I don’t have reliable internet access where I am (which is to say that the hotel has two networked computers, but I would have to stand in the line with a dozen teenagers in order to use it), so what I say in this post may be repetitive. I’m writing it on my laptop, and at some point I will save it to a jump drive, plod downstairs, and stand in line. So if I repeat something from a previous post, please excuse.
First, an update. For the last few weeks, my fellow co-facilitator and I have been picking apart the Junior High FL teaching matrix, trying to configure it in such a way that FL teachers can receive a one-class transition (or reduction, if you will) but class sizes don’t get too high. Our department chair is very cautious to bring class sizes far above 15. What has ensued have been a number of wonderful conversations in which three constituencies (the principal, the department chair, and the teachers) are trying to answer the same question: will this improve student learning? It’s great to be in a conversation in which people aren’t shielding egos, protecting turf, or seeking to preserve the status quo. Instead, we are trying to provide job-embedded professional growth for teachers while honoring the school’s commitment to giving individual attention to students through the promise of low class sizes. Unfortunately, mathematics place both those elements on the opposite side of the playing field. Whatever the product of the discussion (implementing the PLC or deferring for a year), I am encouraged by the healthy conversations going back and forth.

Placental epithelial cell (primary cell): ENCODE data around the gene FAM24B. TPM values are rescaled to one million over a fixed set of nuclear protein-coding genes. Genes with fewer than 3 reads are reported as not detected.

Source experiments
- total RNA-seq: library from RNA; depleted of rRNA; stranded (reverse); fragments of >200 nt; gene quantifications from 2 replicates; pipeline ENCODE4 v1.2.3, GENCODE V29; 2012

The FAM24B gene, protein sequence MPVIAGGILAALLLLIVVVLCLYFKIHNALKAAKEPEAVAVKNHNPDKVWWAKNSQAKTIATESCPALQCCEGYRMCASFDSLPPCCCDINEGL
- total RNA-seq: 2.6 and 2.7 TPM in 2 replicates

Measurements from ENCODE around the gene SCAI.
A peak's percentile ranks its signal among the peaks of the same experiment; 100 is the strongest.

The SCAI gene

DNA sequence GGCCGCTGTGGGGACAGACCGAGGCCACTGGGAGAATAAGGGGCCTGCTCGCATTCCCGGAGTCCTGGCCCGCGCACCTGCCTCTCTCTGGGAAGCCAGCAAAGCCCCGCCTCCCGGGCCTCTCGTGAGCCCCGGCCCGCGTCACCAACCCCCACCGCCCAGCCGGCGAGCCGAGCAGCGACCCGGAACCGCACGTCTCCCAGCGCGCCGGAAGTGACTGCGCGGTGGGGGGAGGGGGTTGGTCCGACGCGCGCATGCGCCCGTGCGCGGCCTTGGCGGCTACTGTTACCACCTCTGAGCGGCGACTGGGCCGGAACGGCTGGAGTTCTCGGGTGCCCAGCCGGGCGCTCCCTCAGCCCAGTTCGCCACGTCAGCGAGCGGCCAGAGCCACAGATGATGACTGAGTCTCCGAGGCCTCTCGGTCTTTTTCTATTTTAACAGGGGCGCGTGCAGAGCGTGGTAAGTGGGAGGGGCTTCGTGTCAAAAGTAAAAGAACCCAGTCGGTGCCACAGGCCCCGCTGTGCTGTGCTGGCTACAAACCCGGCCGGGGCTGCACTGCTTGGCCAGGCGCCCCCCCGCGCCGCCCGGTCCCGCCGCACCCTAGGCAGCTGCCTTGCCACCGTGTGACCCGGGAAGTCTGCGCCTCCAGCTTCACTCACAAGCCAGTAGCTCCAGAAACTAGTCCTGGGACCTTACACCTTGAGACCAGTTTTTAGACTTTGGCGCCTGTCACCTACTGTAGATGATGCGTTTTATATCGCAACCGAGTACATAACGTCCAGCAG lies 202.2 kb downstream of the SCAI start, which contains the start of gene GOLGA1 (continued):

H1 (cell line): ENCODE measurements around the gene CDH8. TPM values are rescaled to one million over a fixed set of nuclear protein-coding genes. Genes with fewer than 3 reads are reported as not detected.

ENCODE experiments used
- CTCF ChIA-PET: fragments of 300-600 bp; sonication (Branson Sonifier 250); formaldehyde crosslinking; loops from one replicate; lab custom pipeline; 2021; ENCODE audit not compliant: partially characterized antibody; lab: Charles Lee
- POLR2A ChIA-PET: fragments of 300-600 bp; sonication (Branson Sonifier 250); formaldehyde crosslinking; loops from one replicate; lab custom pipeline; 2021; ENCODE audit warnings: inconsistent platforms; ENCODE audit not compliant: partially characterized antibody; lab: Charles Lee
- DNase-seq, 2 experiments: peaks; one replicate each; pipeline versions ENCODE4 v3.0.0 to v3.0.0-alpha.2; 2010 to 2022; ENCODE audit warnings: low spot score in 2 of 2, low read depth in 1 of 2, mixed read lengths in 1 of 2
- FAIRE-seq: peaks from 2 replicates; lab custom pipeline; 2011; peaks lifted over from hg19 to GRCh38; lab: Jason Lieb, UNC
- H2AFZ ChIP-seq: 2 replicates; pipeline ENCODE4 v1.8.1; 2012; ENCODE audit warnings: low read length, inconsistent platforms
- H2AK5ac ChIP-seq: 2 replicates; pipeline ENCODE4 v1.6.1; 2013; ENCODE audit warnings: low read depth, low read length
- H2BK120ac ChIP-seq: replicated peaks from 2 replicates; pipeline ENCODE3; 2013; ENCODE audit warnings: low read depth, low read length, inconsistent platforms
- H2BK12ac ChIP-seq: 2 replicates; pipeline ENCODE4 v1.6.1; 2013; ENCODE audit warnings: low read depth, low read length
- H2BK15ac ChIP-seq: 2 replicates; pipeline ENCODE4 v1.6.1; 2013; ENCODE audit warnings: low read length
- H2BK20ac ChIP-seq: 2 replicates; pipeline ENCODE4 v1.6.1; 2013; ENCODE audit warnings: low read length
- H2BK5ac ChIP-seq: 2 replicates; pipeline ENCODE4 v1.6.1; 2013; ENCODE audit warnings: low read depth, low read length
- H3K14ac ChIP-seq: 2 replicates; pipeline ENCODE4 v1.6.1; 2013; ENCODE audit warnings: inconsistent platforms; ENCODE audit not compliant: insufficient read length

So, I continue to read DuFour’s book. I’d love to say that I’m being enlightened, but everything that he’s saying is such common sense. It’s just good to see it in print, in such a thoughtful, well-reasoned monologue, and to see it connected to other insights.